The Five Image Channels in an AFM

What is Atomic Force Microscope (AFM)Fig. 1: Z Feedback control loop in an AFM

In AFMWorkshop's Atomic Force Microscopes (AFMs) - as with almost all AFMs - there are typically up to five image channels that may be displayed while scanning a sample. This article is written to help users gain a greater understanding of each channel. Each of the AFM's 5 image channels is derived from the Z feedback loop (Figure 1) that utilizes the output of a photodetector to control the motion of a piezoelectric ceramic.

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z_Feedback_Loop_AFM

Figure 1: The Atomic Force Microscope Z feedback control loop

In Figure 1, the photodetector output measures the motion of a cantilever/probe. This output is then used to activate the Z piezoelectric ceramic which controls the spatial relationship between the probe and the sample. In non-vibrating (contact) mode, the photodetector's Top-Bottom signal (T-B) is sent to a differential amplifier, and in vibrating (tapping) mode, the average vibrating amplitude of the cantilever is sent to the differential amplifier. The output of the differential amplifier, called the error signal is then passed through a proportional, integral, derivative (PID) controller. The PID controller output activates the Z piezoelectric ceramic.

An Atomic Force Microscope's Five Image Channels

  • Error Signal: This is the output of the differential amplifier and is a measure of the tracking of the probe on a surface. If the probe is directly tracking the surface, the error signal will be zero. The optimal PID parameters are established by minimizing the error signal while scanning. This image channel can be added to the Zdrive (often called the topography image) to provide images with greater spatial detail.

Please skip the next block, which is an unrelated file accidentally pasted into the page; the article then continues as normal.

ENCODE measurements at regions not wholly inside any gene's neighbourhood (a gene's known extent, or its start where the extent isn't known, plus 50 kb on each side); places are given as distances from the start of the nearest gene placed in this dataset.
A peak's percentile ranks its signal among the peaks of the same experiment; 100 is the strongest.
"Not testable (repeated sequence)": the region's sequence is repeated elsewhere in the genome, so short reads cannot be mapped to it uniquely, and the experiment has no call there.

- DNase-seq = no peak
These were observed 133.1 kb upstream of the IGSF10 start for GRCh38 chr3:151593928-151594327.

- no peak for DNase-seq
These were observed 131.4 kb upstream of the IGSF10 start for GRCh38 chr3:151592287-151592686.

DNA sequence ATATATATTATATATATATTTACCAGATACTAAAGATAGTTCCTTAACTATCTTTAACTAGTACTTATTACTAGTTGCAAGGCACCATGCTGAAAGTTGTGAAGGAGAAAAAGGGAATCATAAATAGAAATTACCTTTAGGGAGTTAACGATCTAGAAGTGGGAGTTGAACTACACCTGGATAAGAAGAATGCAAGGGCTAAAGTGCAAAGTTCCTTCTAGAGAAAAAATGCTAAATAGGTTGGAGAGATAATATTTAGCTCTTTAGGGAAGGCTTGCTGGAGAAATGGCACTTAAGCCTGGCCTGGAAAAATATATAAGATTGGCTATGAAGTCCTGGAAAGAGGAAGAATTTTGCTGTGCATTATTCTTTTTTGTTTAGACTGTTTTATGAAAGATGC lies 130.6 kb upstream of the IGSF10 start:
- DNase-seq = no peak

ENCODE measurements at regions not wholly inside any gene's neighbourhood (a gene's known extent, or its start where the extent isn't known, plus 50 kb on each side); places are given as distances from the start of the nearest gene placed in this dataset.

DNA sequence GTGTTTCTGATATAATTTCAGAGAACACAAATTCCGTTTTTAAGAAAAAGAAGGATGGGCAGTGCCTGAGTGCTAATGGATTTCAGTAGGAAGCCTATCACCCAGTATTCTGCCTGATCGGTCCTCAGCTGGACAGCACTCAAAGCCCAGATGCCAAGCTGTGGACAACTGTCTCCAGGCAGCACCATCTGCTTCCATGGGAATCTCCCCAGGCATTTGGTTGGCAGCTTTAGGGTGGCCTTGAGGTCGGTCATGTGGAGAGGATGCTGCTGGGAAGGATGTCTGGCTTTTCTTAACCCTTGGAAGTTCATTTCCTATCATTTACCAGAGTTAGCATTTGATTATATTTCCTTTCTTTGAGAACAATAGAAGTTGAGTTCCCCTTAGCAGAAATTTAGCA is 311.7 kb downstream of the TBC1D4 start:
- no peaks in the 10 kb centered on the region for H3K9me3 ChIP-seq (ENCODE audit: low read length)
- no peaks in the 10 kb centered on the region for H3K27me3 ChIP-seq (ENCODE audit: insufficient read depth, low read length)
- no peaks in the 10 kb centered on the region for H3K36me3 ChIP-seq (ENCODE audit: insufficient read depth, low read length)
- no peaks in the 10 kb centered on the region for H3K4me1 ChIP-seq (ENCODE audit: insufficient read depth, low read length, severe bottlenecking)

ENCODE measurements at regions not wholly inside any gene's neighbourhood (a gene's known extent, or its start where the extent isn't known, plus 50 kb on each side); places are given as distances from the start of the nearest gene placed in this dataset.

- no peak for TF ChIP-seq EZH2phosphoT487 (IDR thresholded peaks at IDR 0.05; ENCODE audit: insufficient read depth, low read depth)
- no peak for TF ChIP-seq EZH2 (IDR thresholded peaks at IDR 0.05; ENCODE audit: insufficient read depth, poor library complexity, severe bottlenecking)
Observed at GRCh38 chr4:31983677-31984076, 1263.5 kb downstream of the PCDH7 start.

• Z Drive Signal: This is the voltage that drives the Z piezoelectric ceramic and is a direct measure of a sample's topography. The image is subject to distortions because of hysteresis in the Z piezoelectric ceramic. The Z drive signal gives the highest Z resolution images in an AFM.
  • Z Sensor Signal: Attached to the Z piezoelectric ceramic is a motion measuring device. AFMWorkshop uses a strain gauge for the motion sensing device that is attached to the Z piezoelectric ceramic. The output of the Z strain gauge is very linear, but has a spatial noise floor of about 1 nm. The Z sensor signal is essential for measuring force distance curves, and may be used for Z metrology measurements.
  • Phase Signal: While scanning a sample in vibrating (tapping) mode, the Z feeback loop keeps the cantilever vibrating amplitude constant. During a scan, the probe interacts with regions of differing mechanical properties which then causes a change in the phase signal. This is commonly called the phase image.
  • Lateral Force Image: Chemical and/or physical interactions between a probe and a surface can cause the cantilever in the AFM to twist. The magnitude of the twist is measurable by subtracting the left from the right sections of the photodetectors.

For more information on the Z Feedback Loop, you might review AFMWorkshop's animated online tutorials, and for more details about an AFM's five image channels, we recommend Atomic Force Microscopy from Oxford University Press.

 

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